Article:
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Le Havre (film)

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Comedy, Drama

3.8 million EUR

Aki Kaurismaki



Aki Kaurismaki

Initial DVD release
July 31, 2012 (USA)


Finland France Germany

Le Havre (film) movie poster
Release date
17 May 2011 (2011-05-17) (Cannes Film Festival) 9 September 2011 (2011-09-09) (Finland)

Initial release
September 8, 2011 (Germany)

André Wilms
(Marcel Marx),
Kati Outinen
Blondin Miguel
Elina Salo
Evelyne Didi
Quoc Dung Nguyen

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Le havre 2011 movie trailer hd chicago international film festival

Le Havre is a 2011 comedy-drama film written and directed by Aki Kaurismaki, starring Andre Wilms, Kati Outinen, Jean-Pierre Darroussin and Blondin Miguel. It tells the story of a shoeshiner who tries to save an immigrant child in the French port city Le Havre. The film was produced by Kaurismakis Finnish company Sputnik with international co-producers in France and Germany. It is Kaurismakis second French-language film, after La Vie de Boheme from 1992.


Le Havre (film) movie scenes

The film premiered in competition at the 2011 Cannes Film Festival, where it received the FIPRESCI Prize. Kaurismaki envisions it as the first installment in a trilogy about life in port cities. His ambition is to make follow-ups set in Spain and Germany, shot in the local languages.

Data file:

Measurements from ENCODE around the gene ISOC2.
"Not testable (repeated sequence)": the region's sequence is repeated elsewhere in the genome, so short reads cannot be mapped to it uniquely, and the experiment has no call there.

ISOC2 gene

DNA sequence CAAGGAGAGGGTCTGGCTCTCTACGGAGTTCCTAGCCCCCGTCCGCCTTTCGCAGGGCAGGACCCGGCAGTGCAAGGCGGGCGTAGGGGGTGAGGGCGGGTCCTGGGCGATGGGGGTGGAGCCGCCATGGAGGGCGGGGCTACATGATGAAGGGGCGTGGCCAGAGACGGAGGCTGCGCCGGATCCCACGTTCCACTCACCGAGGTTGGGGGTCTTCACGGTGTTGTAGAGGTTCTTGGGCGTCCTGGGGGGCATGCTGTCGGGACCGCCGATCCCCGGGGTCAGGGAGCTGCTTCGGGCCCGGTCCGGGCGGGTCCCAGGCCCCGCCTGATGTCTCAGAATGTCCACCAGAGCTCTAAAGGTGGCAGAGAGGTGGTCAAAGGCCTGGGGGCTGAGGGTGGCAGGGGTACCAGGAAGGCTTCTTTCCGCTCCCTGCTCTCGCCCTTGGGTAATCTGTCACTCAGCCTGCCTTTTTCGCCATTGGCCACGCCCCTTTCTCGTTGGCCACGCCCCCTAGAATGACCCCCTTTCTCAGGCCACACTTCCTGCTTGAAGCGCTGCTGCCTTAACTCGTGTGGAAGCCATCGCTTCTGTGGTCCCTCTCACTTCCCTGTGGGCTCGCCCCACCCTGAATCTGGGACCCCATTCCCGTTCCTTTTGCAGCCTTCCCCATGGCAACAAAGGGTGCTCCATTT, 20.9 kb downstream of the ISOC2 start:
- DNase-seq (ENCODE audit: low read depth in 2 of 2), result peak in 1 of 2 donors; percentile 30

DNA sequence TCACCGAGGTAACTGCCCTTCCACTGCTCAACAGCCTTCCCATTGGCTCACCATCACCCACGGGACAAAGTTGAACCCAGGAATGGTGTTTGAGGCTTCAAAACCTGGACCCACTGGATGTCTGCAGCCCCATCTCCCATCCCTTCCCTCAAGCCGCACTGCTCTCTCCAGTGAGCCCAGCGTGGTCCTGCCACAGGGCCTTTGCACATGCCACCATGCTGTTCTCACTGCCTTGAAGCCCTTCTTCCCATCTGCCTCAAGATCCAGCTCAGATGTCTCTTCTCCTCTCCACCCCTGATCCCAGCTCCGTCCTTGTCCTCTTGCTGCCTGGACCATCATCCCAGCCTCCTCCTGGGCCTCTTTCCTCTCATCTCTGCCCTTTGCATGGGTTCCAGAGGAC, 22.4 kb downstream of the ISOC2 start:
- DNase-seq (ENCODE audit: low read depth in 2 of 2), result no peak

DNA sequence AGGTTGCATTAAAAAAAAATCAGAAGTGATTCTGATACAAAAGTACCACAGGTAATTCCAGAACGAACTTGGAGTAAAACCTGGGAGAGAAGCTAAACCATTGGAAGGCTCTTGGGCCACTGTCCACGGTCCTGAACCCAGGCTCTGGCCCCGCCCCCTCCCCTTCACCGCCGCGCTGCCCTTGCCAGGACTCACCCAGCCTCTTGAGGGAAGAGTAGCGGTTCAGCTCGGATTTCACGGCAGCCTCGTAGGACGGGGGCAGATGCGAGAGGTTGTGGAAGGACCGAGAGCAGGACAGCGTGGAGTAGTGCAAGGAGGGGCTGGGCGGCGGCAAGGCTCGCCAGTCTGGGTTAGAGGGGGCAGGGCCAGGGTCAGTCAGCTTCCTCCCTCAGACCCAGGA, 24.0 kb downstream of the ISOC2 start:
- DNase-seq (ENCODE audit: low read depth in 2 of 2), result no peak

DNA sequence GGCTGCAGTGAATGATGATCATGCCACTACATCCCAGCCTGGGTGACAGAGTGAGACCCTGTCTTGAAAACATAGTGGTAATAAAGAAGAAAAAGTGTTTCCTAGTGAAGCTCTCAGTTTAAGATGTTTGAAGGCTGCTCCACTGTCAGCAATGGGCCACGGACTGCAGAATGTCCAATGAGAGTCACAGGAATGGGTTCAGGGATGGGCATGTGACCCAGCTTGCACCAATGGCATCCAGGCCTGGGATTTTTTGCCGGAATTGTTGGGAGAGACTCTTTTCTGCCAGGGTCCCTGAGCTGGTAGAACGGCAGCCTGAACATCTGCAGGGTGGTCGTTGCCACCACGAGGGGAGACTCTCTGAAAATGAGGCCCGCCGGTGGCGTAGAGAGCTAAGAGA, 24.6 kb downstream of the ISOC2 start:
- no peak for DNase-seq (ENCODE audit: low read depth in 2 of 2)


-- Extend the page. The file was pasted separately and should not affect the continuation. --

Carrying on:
Le Havre (film) movie scenes

Marcel Marx, a former bohemian and struggling author, has given up his literary ambitions and relocated to the port city Le Havre. He leads a simple life based around his wife Arletty, his favourite bar and his not too profitable profession as a shoeshiner. As Arletty suddenly becomes seriously ill, Marcel's path crosses with an underage illegal immigrant from Africa, who needs Marcel's help to hide from the police.

Le havre official uk trailer in cinemas april 6


Le Havre (film) movie scenes

Marcel Marx, a former bohemian and struggling author, has given up his literary ambitions and relocated to the port city Le Havre. He leads a simple life based around his wife Arletty, his favourite bar and his not too profitable profession as a shoeshiner. As Arletty suddenly becomes seriously ill, Marcels path crosses with an underage illegal immigrant from Africa. Marcel and friendly neighbors and other townspeople help to hide him from the police. The police inspector may, or may not, be hot on their heels.


  • Andre Wilms as Marcel Marx
  • Kati Outinen as Arletty
  • Jean-Pierre Darroussin as Monet
  • Blondin Miguel as Idrissa
  • Elina Salo as Claire
  • Evelyne Didi as Yvette
  • Quoc Dung Nguyen as Chang
  • Laika as Laika
  • Francois Monnie as Grocer
  • Roberto Piazza as Little Bob
  • Pierre Etaix as Doctor Becker
  • Jean-Pierre Leaud as Denouncer
  • Production

    Le Havre (film) movie scenes

    Kaurismaki had the idea of a film about an African child who arrives in Europe three years before the production started. His original intention was to set the story on the Mediterranean coast, preferably in Italy or Spain, but he had difficulties finding a suitable city. According to Kaurismaki, he "drove through the whole seafront from Genoa to Holland", and eventually settled on Le Havre in northern France, which attracted him with its atmosphere and music scene.